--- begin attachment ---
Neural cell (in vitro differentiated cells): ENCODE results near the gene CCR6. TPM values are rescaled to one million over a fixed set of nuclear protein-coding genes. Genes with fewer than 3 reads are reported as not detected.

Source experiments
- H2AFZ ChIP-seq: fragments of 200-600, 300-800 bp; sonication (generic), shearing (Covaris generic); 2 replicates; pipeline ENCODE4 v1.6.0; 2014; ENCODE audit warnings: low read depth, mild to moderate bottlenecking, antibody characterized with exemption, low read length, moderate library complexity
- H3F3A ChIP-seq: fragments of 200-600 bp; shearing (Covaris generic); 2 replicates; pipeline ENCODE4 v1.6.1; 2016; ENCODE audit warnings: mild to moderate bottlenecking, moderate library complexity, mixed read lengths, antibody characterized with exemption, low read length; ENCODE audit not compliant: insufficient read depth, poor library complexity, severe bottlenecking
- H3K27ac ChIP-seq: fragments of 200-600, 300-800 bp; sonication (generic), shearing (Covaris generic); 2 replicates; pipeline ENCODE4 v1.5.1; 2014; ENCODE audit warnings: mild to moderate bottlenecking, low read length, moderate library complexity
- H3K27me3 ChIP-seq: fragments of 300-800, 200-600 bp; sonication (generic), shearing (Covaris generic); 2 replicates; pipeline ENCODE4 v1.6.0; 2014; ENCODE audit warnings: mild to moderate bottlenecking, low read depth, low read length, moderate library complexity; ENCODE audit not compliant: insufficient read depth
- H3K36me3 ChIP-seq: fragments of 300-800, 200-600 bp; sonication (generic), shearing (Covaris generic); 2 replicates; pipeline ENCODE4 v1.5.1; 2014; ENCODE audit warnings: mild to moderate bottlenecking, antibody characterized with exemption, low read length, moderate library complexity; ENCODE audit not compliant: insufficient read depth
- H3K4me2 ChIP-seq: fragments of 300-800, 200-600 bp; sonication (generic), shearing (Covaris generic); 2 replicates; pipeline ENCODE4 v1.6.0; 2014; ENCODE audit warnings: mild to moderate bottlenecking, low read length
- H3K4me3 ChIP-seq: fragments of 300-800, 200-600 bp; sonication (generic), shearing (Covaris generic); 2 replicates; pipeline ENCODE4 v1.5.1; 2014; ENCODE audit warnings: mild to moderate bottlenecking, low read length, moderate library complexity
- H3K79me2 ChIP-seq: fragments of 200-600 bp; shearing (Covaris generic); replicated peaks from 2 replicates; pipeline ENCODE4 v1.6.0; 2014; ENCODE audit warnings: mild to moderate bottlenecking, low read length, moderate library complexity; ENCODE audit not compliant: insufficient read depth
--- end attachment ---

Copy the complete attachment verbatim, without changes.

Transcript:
Neural cell (in vitro differentiated cells): ENCODE results near the gene CCR6. TPM values are rescaled to one million over a fixed set of nuclear protein-coding genes. Genes with fewer than 3 reads are reported as not detected.

Source experiments
- H2AFZ ChIP-seq: fragments of 200-600, 300-800 bp; sonication (generic), shearing (Covaris generic); 2 replicates; pipeline ENCODE4 v1.6.0; 2014; ENCODE audit warnings: low read depth, mild to moderate bottlenecking, antibody characterized with exemption, low read length, moderate library complexity
- H3F3A ChIP-seq: fragments of 200-600 bp; shearing (Covaris generic); 2 replicates; pipeline ENCODE4 v1.6.1; 2016; ENCODE audit warnings: mild to moderate bottlenecking, moderate library complexity, mixed read lengths, antibody characterized with exemption, low read length; ENCODE audit not compliant: insufficient read depth, poor library complexity, severe bottlenecking
- H3K27ac ChIP-seq: fragments of 200-600, 300-800 bp; sonication (generic), shearing (Covaris generic); 2 replicates; pipeline ENCODE4 v1.5.1; 2014; ENCODE audit warnings: mild to moderate bottlenecking, low read length, moderate library complexity
- H3K27me3 ChIP-seq: fragments of 300-800, 200-600 bp; sonication (generic), shearing (Covaris generic); 2 replicates; pipeline ENCODE4 v1.6.0; 2014; ENCODE audit warnings: mild to moderate bottlenecking, low read depth, low read length, moderate library complexity; ENCODE audit not compliant: insufficient read depth
- H3K36me3 ChIP-seq: fragments of 300-800, 200-600 bp; sonication (generic), shearing (Covaris generic); 2 replicates; pipeline ENCODE4 v1.5.1; 2014; ENCODE audit warnings: mild to moderate bottlenecking, antibody characterized with exemption, low read length, moderate library complexity; ENCODE audit not compliant: insufficient read depth
- H3K4me2 ChIP-seq: fragments of 300-800, 200-600 bp; sonication (generic), shearing (Covaris generic); 2 replicates; pipeline ENCODE4 v1.6.0; 2014; ENCODE audit warnings: mild to moderate bottlenecking, low read length
- H3K4me3 ChIP-seq: fragments of 300-800, 200-600 bp; sonication (generic), shearing (Covaris generic); 2 replicates; pipeline ENCODE4 v1.5.1; 2014; ENCODE audit warnings: mild to moderate bottlenecking, low read length, moderate library complexity
- H3K79me2 ChIP-seq: fragments of 200-600 bp; shearing (Covaris generic); replicated peaks from 2 replicates; pipeline ENCODE4 v1.6.0; 2014; ENCODE audit warnings: mild to moderate bottlenecking, low read length, moderate library complexity; ENCODE audit not compliant: insufficient read depth